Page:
RV owners like electric tankless water heaters because they are environmentally friendly and very cost-effective. An RV electric tankless water heater is relatively easy to install, and you can use it with a Genset or solar panel. It is 98 percent efficient and does not contribute to greenhouse gas emissions.
An RV gas tankless water heater runs on propane or kerosene. It usually comes with power vents to release exhaust gases, and the vent is essential for proper operation. One problem is that a propane tankless water heater can release greenhouse gases. It is 85 percent efficient and less expensive than electric tankless water heaters.
This tankless water heater uses a heat exchanger to heat water on demand. It is very trustworthy; however, a stainless steel vent is required for hot exhaust, expensive. It’s not particularly energy-efficient, mainly if you use a lot of hot water in short bursts.
These units use a second heat exchanger that reuses the heat from the exhaust to heat the water further. As a result, tankless condensing water heaters are 92 to 94 percent efficient. While PVC vents are inexpensive, the units are not very energy efficient when using water in short bursts.
RV Tankless Water Heater Prices
- Under $200: A small water heater typically costs several hundred dollars, but you can find some models for under $200. These may be smaller in capacity and have fewer features than expensive models.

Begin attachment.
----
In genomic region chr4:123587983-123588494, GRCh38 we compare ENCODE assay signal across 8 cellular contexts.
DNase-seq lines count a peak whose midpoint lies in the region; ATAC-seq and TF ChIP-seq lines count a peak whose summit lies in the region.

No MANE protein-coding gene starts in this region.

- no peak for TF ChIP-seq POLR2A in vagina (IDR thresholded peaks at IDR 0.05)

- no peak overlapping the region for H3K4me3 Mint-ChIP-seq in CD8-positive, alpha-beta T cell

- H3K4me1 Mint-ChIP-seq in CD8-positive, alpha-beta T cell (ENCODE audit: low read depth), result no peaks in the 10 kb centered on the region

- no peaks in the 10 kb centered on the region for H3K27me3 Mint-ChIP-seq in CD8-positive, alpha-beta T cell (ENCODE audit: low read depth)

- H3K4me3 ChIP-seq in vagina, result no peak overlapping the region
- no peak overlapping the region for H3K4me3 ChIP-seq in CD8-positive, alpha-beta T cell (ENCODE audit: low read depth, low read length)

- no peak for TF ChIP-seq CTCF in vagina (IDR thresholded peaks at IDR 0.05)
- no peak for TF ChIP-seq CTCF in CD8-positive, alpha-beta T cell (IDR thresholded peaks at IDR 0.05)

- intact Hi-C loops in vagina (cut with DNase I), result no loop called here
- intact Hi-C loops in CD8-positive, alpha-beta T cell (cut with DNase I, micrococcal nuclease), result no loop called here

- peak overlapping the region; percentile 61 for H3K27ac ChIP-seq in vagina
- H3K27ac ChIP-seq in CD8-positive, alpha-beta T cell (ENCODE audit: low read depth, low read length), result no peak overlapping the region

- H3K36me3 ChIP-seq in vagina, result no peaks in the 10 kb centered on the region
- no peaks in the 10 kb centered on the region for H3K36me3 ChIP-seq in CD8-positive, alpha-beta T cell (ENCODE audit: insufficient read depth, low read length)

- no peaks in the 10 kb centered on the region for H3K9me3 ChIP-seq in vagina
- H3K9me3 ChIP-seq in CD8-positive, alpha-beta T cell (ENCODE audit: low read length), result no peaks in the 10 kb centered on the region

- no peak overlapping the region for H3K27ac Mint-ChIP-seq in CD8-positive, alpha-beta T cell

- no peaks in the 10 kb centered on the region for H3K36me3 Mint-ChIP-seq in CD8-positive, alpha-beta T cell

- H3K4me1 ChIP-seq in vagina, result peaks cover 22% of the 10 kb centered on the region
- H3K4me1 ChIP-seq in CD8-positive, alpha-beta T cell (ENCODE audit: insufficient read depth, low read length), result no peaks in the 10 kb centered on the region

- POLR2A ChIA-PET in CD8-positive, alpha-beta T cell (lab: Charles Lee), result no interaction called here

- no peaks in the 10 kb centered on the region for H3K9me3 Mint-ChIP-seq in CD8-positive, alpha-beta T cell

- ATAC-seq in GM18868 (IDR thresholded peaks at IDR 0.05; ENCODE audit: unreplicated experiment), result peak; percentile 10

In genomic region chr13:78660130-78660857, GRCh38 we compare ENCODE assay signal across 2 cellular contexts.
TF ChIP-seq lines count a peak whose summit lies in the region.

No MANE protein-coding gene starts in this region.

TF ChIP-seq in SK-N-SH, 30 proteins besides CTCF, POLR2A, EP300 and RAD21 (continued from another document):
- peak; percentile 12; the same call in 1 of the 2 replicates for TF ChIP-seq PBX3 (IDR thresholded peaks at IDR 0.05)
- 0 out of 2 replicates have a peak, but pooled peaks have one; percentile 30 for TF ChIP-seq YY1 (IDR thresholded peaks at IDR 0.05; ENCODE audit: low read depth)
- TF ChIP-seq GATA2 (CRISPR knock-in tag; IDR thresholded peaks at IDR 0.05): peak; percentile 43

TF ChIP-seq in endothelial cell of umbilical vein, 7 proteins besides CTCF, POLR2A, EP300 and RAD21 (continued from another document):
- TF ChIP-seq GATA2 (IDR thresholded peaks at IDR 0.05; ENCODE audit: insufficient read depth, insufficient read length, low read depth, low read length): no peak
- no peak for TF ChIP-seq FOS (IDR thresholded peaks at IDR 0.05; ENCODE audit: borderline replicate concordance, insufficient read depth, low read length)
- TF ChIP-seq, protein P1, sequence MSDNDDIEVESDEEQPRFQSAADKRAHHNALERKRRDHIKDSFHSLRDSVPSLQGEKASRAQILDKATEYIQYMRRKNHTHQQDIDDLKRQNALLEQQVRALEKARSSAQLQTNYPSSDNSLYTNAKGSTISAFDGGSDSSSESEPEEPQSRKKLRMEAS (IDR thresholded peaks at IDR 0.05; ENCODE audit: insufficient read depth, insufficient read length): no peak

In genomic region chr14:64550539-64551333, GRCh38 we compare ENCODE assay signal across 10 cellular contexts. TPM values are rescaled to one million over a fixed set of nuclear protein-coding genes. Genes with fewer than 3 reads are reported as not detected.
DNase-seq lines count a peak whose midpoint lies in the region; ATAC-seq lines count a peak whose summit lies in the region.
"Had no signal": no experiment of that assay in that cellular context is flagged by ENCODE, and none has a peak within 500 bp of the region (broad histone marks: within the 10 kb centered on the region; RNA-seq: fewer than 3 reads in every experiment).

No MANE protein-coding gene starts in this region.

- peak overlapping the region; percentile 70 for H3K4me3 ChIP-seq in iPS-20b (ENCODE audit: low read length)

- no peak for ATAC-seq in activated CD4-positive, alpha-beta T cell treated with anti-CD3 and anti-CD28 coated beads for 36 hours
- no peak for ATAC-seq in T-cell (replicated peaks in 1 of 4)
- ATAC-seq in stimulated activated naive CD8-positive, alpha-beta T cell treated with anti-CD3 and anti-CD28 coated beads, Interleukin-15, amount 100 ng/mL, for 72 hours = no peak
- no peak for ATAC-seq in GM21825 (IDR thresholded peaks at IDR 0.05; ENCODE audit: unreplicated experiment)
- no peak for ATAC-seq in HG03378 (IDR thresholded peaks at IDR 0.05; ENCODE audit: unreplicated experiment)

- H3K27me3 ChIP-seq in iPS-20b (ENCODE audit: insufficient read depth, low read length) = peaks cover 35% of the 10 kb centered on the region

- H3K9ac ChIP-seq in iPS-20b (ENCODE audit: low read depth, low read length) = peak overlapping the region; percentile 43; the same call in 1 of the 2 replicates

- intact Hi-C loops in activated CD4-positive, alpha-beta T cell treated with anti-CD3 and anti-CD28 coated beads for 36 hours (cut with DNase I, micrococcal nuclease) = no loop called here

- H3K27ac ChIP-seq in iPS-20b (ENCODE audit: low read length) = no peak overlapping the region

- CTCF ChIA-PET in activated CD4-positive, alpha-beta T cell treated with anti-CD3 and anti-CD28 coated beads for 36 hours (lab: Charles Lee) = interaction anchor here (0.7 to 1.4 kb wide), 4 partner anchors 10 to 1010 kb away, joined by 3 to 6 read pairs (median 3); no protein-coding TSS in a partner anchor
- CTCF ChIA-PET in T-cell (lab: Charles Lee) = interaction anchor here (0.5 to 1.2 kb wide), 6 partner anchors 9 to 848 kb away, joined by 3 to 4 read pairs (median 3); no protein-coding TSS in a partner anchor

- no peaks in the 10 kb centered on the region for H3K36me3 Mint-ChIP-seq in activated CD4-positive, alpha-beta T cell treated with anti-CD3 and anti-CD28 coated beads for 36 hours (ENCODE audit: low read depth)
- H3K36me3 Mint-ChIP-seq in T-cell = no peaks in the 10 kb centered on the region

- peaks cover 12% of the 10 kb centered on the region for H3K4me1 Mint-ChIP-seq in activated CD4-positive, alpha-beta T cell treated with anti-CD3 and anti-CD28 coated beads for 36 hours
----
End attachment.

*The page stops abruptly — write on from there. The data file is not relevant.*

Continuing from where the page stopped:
- $200-$500: Some of the most popular tankless water heaters fall into this price. These are efficient enough to get the job done, but they are not very expensive.
- Over $500: It’s common to pay a lot for a premium tankless water unit. Some cost up to $800 or more. These are also frequently used in small cabins and people who live off the grid.
You should estimate your water usage before buying an RV tankless heater. That way, you will determine what size you need. The shower area uses between 1.5 and 3 gallons per minute, while the bathtub and toilet use between 2 and 4.5 gallons per minute, respectively. The kitchen sink can use about 1.5 gallons of water per minute.
water flow rate
The water flow rate of a tankless water heater is the amount of hot water it releases per minute. Most people use the heater when showering, so the best RV tankless water heater fits a typical family and can supply 1.5 to 2 gallons of hot water per minute.
The BTU is the heat capacity provided by a tankless heater. Groundwater temperatures vary by location, and cold groundwater can be more challenging to heat. Some units have between 30,000 and 50,000 BTUs, which is a bit smaller than what you get at home. A higher rating means a high-efficiency unit, which means the team can heat water faster.
Tankless heaters run on natural gas, propane, and electricity, so check to see which source is available in your RV. If it is a single source, you must select a heater that uses that power source. If you have more than one energy source, such as electricity and gas, keep in mind that gas water heaters require more maintenance, and electric heaters are more expensive to operate.